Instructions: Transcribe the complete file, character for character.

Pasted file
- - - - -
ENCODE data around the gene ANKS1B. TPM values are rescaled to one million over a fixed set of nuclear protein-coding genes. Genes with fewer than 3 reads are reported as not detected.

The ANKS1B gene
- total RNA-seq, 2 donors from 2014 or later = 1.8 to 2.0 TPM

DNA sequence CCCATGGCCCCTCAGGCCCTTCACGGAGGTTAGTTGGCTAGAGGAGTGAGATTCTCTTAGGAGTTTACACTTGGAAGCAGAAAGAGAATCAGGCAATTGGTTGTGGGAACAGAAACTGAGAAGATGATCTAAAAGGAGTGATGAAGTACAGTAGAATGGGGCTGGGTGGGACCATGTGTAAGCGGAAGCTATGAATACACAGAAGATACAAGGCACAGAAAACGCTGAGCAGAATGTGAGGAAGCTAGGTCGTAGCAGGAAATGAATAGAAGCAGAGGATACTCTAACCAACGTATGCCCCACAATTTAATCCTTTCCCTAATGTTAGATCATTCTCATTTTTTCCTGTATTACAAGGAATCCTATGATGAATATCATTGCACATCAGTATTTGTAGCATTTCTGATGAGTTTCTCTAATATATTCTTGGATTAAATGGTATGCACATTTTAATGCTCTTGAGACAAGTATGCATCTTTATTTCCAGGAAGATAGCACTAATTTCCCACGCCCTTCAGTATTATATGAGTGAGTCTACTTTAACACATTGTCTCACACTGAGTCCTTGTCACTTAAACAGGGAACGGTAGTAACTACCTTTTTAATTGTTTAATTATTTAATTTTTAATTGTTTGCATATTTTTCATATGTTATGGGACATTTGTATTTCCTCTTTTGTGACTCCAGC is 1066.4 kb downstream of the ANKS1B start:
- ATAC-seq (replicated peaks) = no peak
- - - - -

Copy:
ENCODE data around the gene ANKS1B. TPM values are rescaled to one million over a fixed set of nuclear protein-coding genes. Genes with fewer than 3 reads are reported as not detected.

The ANKS1B gene
- total RNA-seq, 2 donors from 2014 or later = 1.8 to 2.0 TPM

DNA sequence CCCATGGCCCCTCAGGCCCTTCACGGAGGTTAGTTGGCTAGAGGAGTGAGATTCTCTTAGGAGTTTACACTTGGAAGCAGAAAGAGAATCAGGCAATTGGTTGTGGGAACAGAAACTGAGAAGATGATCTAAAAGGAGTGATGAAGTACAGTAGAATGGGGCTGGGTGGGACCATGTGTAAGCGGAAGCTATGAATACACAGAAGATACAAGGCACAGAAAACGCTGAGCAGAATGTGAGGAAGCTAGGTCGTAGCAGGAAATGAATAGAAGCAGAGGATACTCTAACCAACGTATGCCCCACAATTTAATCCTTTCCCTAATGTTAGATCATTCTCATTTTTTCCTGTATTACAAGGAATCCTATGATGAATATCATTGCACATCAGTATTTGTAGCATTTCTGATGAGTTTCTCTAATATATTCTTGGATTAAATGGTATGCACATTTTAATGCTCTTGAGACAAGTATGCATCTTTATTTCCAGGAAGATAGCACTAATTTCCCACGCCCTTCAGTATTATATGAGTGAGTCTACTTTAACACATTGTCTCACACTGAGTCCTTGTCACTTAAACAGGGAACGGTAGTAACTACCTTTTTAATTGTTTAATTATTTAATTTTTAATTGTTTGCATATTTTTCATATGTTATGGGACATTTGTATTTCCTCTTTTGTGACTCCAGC is 1066.4 kb downstream of the ANKS1B start:
- ATAC-seq (replicated peaks) = no peak